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Simon Tookoome

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Title: Simon Tookoome  
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Simon Tookoome

Simon Tookoome (December 9, 1934, Chantrey Inlet - November 7, 2010[1] Baker Lake) was an Utkusiksalingmiut Inuk artist.


Contents

  • Life 1
  • Work 2
  • References 3
  • External links 4

Life

In his youth, Tookoome and other Utkusiksalingmiut lived along the Back River and in Gjoa Haven on King William Island. Here he met and was influenced by the Netsilik Inuit.[2][3]

He moved to Baker Lake, Nunavut, Canada in the 1960s when his Inuit band was threatened with starvation. After the arrival of arts advisor's in 1969, Tookoome began to draw and carve stones. He was a founding member of the Sanavik Co-op.[3]

Tookoome died in Baker Lake, Nunavut on 7 November 2010. [4]

Work

He was the author, with Sheldon Oberman, of the children's book Shaman's Nephew: A Life in the Far North, which won the $10,000 Norma Fleck Award for Canadian children's non-fiction in 2000. This autobiographical book deals with Tookoome's youthful experiences of the traditional Inuit way of life, including experiences with hunting and encountering non-Inuit culture for the first time. He was also included in Irene Avaalaaqiaq Myth and Reality:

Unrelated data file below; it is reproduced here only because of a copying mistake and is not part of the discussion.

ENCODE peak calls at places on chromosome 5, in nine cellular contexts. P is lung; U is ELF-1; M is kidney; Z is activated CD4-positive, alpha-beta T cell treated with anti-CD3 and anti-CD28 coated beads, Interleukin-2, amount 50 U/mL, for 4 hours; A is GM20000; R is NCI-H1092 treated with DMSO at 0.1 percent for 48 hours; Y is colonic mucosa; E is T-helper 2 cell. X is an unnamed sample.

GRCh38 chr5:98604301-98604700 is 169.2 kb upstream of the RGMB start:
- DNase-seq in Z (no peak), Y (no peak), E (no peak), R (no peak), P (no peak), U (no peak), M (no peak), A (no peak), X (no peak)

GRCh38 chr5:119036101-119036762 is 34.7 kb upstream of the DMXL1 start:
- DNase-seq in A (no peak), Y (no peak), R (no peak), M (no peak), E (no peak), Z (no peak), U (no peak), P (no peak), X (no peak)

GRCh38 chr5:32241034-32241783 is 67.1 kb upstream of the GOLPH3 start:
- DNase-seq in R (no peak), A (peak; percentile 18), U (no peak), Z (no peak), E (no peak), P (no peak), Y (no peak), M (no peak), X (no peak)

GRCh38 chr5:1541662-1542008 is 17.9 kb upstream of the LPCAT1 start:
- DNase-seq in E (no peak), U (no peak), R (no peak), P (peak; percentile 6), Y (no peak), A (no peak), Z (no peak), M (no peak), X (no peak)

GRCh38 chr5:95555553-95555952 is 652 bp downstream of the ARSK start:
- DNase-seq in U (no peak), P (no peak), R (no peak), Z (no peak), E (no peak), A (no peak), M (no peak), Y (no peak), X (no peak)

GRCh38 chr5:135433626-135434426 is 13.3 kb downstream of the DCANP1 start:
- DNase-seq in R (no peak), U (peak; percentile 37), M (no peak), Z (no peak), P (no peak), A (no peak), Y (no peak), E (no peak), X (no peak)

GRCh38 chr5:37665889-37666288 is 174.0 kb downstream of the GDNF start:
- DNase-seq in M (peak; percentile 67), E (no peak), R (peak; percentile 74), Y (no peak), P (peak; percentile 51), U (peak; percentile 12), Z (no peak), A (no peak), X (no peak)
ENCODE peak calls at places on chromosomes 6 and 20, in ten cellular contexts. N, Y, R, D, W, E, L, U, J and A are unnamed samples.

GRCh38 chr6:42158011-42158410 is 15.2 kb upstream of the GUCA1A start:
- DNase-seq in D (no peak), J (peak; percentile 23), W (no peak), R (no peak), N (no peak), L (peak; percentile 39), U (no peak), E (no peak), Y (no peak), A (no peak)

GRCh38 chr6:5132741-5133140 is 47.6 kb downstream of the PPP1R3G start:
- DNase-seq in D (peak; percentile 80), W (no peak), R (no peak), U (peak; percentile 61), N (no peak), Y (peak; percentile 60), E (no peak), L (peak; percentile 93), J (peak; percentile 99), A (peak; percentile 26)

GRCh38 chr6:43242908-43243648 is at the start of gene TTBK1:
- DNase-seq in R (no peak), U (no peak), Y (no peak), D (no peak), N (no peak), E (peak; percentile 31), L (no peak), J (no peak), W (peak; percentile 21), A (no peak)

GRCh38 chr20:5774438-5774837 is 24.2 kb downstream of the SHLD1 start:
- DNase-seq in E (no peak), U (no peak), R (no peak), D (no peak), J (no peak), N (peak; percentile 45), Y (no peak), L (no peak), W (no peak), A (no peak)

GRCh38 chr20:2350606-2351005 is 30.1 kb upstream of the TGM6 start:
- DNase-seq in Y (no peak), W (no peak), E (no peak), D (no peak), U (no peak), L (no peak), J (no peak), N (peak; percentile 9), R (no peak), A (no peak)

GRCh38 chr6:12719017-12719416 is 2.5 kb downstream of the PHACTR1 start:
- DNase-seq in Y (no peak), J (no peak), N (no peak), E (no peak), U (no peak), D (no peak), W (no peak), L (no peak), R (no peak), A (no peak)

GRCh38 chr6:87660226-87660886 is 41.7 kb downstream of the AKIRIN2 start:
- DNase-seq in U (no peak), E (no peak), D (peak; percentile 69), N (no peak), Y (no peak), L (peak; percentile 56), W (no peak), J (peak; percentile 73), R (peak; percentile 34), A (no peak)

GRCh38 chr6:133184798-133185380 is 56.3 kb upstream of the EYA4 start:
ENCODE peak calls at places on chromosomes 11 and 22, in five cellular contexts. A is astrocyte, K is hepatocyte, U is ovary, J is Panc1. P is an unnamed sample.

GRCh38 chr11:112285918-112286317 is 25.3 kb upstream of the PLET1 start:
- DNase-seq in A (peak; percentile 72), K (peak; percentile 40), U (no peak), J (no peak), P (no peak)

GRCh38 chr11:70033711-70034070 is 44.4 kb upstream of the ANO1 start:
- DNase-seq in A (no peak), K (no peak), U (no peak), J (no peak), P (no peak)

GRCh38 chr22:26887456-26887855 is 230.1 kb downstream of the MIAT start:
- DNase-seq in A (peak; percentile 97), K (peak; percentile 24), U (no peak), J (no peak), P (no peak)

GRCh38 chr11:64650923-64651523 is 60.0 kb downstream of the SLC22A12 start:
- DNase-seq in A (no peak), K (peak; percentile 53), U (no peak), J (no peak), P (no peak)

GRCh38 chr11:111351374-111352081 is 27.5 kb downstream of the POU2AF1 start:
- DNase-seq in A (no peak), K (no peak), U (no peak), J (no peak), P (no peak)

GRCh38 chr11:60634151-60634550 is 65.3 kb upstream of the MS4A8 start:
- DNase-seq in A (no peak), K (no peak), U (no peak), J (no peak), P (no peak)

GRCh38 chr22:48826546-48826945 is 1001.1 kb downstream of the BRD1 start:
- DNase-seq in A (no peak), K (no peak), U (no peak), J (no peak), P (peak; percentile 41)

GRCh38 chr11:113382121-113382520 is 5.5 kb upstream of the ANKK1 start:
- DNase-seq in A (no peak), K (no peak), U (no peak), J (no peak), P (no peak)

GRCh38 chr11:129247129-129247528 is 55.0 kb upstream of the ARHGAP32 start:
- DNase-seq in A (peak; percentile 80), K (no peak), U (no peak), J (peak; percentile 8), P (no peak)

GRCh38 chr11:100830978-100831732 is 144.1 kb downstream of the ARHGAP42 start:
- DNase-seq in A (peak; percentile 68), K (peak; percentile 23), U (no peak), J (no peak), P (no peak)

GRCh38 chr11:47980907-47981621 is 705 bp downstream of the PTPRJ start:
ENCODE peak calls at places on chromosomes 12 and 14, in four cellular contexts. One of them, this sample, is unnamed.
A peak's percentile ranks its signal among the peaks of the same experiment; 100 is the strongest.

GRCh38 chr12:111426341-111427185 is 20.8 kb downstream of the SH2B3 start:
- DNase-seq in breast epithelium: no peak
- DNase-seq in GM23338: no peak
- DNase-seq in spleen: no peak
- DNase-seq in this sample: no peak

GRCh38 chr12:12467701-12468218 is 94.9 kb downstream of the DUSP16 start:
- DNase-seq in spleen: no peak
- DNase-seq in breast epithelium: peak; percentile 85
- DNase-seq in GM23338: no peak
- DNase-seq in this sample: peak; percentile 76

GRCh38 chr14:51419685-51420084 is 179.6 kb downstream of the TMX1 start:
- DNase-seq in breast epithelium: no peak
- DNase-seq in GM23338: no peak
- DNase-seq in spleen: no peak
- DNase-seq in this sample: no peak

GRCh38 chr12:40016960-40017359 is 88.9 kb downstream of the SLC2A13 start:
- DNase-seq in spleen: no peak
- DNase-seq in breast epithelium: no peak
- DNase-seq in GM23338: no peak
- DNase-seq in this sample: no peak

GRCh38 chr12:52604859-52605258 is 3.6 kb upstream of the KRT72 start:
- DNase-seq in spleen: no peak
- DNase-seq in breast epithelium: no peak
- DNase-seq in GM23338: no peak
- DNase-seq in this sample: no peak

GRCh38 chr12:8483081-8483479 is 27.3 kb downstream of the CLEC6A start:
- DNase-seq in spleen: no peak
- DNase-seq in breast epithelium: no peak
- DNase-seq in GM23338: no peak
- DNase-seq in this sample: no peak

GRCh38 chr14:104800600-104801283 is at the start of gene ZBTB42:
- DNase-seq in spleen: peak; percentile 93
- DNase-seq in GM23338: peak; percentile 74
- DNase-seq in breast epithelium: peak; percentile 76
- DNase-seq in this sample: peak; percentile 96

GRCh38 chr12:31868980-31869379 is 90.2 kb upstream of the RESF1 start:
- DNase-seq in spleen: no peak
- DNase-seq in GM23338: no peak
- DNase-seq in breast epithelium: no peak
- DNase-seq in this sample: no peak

In the winter of 1957 to 1958, the caribou took a different route to the calving grounds. We could not find them. All the animals were scarce. We were left waiting and many of the people died of hunger. My family did not suffer as much as others. None of us died. We kept moving and looking. We survived on fish. We had thirty dogs. All but four died but we only had to eat one of them. The rest we left behind. We did not feel it was right to eat them or feed them to the other dogs. My father and his brothers had gone ahead to hunt. We had lost a lot of weight and were very hungry. I left the igloo and I knelt and prayed at a great rock. This was the first time I had ever prayed. Then five healthy caribou appeared on the ice and they did not run away. I thought I would not be able to catch them because there were no shadows. The land was flat without even a rock for cover. However, I was able to kill them with little effort. I was so grateful, that I shook their hooves as a sign of gratitude because they gave themselves up to my hunger. I melted the snow with my mouth and gave them each a drink. I was careful in removing the sinews so as to ease their spirits' pain. This is the traditional way to show thanks. Because of what those caribou did, I always hunted in this way. I respected the animals.
— Nasby, 2002

In addition to being an accomplished artist, Tookoome was renowned as a master whipper.[5]

References

  1. ^ Nunavut loses master artist
  2. ^
  3. ^ a b
  4. ^
  5. ^ Nathan VanderKlippe. "Celebrated Artist also a Crack Whipper."
  • Nasby, Judith, and Irene Avaalaaqiaq Tiktaalaaq. Irene Avaalaaqiaq Myth and Reality. Montreal: MQUP, 2002. ISBN 0-7735-2440-1

External links

  • Tookoome's work at the Centre for Contemporary Canadian Art


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